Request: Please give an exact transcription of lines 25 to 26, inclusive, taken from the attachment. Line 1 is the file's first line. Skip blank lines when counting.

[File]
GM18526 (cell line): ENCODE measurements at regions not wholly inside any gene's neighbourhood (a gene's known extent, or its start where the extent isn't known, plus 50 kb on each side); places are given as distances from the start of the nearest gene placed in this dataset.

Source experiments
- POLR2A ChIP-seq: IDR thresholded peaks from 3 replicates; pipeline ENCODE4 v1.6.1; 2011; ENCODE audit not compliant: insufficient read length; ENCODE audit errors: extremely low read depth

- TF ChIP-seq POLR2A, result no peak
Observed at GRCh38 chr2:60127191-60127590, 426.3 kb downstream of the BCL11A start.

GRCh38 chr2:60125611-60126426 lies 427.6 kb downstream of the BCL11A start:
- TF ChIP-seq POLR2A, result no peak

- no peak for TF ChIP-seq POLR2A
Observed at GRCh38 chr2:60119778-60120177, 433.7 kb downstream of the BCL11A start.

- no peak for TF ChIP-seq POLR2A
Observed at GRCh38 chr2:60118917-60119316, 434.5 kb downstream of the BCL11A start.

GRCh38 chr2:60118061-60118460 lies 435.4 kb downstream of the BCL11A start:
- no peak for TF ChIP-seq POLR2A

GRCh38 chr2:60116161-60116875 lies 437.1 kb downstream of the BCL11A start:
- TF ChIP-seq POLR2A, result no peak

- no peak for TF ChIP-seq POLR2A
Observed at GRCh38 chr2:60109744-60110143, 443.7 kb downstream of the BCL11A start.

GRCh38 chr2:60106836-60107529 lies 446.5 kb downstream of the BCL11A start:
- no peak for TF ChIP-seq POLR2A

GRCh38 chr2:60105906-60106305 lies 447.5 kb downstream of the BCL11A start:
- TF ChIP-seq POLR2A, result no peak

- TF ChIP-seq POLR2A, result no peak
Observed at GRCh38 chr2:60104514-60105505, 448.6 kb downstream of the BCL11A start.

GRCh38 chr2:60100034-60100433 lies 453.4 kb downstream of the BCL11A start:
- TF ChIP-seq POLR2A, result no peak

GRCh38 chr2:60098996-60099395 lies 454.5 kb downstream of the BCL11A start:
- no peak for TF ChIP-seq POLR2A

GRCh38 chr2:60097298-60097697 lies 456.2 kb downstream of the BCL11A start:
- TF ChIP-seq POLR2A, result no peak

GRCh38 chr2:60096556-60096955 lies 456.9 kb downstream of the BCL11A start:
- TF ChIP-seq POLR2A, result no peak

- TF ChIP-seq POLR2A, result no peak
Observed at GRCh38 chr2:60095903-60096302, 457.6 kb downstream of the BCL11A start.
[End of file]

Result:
- TF ChIP-seq POLR2A, result no peak

GRCh38 chr2:60098996-60099395 lies 454.5 kb downstream of the BCL11A start: